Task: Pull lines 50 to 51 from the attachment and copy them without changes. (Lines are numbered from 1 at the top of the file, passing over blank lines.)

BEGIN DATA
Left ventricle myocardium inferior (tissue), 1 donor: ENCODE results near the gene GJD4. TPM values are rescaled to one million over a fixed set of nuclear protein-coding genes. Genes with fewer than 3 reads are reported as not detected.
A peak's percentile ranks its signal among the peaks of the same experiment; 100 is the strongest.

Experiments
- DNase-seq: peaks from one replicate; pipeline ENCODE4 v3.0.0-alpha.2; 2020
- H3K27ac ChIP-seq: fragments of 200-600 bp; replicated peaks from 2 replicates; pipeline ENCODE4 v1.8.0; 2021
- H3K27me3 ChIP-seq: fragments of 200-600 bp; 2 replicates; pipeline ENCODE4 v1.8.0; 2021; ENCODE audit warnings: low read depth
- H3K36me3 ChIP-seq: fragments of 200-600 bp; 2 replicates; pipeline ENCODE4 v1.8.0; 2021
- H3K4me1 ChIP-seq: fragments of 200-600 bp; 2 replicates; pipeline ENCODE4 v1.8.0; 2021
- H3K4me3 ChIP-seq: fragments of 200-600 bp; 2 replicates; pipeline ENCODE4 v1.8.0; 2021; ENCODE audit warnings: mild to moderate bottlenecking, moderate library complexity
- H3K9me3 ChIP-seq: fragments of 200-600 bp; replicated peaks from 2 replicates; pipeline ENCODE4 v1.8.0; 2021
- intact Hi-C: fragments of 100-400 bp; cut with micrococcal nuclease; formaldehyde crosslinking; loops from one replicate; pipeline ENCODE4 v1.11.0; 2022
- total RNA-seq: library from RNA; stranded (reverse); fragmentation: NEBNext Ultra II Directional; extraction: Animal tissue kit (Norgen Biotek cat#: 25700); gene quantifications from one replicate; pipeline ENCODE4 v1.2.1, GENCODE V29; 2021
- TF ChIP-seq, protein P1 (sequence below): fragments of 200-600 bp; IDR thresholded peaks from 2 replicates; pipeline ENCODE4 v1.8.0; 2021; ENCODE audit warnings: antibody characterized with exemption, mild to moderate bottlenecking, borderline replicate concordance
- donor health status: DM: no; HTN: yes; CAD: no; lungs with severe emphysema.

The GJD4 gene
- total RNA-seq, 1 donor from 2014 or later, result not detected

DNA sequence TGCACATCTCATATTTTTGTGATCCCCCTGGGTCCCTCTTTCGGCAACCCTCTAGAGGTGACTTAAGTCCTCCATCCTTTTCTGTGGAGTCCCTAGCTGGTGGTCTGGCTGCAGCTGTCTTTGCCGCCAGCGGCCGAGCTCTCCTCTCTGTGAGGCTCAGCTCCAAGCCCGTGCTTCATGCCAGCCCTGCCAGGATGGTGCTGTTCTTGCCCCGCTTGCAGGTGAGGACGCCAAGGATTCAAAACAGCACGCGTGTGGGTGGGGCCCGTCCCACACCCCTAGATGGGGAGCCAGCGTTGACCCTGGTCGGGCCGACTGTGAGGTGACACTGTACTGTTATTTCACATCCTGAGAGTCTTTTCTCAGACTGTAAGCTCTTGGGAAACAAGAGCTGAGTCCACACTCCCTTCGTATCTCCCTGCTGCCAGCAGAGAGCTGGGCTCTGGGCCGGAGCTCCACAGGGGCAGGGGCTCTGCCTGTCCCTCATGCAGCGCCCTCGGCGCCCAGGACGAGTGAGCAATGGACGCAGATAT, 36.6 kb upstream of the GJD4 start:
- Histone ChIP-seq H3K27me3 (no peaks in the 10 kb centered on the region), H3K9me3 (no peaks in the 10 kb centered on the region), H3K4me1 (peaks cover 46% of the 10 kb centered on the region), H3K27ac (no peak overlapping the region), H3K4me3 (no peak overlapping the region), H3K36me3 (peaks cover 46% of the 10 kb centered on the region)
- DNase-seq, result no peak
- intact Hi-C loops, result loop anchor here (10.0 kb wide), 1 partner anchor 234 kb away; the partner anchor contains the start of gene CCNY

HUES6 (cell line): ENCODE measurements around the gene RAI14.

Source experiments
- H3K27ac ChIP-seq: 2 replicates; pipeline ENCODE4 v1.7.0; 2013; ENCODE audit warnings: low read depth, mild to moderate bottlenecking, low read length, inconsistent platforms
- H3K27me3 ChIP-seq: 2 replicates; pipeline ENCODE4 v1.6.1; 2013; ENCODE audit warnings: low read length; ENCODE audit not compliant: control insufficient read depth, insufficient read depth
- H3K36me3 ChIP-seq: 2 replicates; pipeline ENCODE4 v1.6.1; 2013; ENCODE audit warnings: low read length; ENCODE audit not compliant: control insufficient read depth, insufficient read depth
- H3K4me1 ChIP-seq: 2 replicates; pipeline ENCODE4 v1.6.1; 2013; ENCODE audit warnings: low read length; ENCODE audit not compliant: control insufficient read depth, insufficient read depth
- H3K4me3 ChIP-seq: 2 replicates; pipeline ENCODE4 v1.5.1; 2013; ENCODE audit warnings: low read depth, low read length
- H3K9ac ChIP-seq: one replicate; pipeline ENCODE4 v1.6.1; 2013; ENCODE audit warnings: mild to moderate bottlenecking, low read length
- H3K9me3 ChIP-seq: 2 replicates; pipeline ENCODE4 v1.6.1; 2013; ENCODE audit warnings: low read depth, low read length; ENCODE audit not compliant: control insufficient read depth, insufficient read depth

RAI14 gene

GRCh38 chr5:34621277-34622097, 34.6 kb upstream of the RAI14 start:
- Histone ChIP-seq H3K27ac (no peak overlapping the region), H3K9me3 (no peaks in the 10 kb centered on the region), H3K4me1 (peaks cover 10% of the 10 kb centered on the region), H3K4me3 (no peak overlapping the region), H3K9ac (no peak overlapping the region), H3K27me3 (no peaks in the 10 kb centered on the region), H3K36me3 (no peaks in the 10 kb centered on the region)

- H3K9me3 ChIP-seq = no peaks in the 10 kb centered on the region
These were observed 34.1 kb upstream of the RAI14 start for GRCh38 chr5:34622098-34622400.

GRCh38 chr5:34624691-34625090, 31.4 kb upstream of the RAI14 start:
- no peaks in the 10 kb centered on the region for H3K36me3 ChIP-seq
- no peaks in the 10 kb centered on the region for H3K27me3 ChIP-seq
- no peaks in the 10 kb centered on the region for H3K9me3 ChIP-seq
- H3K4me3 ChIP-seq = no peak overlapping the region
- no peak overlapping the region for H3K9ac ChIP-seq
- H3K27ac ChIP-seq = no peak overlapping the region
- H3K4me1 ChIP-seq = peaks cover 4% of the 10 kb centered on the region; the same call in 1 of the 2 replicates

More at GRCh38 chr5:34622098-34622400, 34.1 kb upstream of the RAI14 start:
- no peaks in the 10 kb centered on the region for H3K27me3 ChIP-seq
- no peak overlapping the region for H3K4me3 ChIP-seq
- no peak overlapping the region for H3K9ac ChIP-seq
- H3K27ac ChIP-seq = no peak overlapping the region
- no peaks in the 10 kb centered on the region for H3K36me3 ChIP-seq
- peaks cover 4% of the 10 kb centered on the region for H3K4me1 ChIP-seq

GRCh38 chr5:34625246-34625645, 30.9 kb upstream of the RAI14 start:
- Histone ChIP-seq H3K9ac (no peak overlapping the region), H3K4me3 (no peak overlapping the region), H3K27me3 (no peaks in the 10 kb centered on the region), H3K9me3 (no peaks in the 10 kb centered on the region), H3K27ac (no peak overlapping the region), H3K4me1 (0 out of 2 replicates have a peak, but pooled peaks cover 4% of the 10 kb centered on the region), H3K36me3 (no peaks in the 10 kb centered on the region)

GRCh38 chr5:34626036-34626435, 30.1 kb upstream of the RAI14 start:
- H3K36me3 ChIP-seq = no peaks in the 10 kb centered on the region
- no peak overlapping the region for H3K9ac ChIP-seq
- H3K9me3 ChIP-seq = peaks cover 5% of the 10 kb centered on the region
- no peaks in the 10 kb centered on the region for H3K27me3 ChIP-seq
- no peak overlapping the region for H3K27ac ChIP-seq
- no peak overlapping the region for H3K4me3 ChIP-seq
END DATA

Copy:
GRCh38 chr5:34625246-34625645, 30.9 kb upstream of the RAI14 start:
- Histone ChIP-seq H3K9ac (no peak overlapping the region), H3K4me3 (no peak overlapping the region), H3K27me3 (no peaks in the 10 kb centered on the region), H3K9me3 (no peaks in the 10 kb centered on the region), H3K27ac (no peak overlapping the region), H3K4me1 (0 out of 2 replicates have a peak, but pooled peaks cover 4% of the 10 kb centered on the region), H3K36me3 (no peaks in the 10 kb centered on the region)